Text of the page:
Aerobic exercise improves cognitive function says new research.
A new study has found that aerobic exercise can help improve the brain function of adults with mild cognitive impairment. Mild cognitive impairment is a warning sign for further brain damage and can lead to dementia and Alzheimer’s disease.
Presented at the annual meeting of the Radiological Society of North America (RSNA), the research used a new high-resolution MRI technique to measure anatomical changes to provide the researchers with both volumetric and directional information on the participants’ brains.
Participants were divided into a stretching group, who did only stretching movements, and an aerobic activity group, who performed cardio exercises such as treadmill and stationary bike or elliptical training. Both groups performed their exercise four times a week over a six-month period.
The results showed that both groups experienced a brain volume increase in most gray matter regions, including the temporal lobe, the area of the brain that support short-term memory. However, the aerobic exercise group had a greater improvement.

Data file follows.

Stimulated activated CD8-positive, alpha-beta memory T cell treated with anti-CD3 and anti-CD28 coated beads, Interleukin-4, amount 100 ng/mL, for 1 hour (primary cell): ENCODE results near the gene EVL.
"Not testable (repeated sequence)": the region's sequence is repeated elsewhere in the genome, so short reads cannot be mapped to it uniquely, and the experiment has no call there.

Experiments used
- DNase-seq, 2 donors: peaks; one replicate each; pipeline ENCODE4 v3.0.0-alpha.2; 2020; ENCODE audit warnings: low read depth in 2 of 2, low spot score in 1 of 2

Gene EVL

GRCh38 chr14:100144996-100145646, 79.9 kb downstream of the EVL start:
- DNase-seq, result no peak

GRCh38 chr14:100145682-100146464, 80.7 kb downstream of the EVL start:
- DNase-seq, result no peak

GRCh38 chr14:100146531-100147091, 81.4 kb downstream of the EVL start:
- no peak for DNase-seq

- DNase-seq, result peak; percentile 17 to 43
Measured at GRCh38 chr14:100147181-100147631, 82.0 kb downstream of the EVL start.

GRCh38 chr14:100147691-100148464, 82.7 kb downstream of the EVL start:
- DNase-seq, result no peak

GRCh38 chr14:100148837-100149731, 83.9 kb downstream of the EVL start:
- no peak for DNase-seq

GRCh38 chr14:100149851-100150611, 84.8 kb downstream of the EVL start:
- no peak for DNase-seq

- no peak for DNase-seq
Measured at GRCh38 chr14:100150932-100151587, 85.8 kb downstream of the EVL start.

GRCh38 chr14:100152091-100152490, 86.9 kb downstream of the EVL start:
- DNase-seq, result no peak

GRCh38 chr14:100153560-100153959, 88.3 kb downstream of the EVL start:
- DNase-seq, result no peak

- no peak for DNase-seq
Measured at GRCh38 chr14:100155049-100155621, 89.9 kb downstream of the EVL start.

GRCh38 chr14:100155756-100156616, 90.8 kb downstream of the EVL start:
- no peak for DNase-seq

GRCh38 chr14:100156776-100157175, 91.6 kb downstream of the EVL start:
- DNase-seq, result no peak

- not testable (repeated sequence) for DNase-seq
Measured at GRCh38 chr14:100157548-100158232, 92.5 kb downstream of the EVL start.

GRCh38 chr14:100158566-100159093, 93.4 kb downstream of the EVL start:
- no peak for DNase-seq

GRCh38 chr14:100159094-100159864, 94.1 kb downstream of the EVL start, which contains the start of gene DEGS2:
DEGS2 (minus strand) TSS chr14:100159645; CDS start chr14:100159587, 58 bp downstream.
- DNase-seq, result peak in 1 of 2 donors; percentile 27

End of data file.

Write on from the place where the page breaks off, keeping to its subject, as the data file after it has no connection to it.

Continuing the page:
“Compared to the stretching group, the aerobic activity group had greater preservation of total brain volume, increased local gray matter volume and increased directional stretch of brain tissue,” said Dr. Jeongchul Kim, a co-author of the study.
Further, analysis showed that the stretching group showed some white matter atrophy, meaning this group’s brains may have been actually deteriorating.
Post-study, participants were also tested on cognitive function. The aerobic group showed a statistically significant improvement in ‘executive function’, while the stretching group did not improve.
These results are similar to another recent study on people with MCI, which found strength training helped slow the degradation of the brain.
“Any type of exercise can be beneficial,” Dr. Kim said. “If possible, aerobic activity may create potential benefits for higher cognitive functioning.”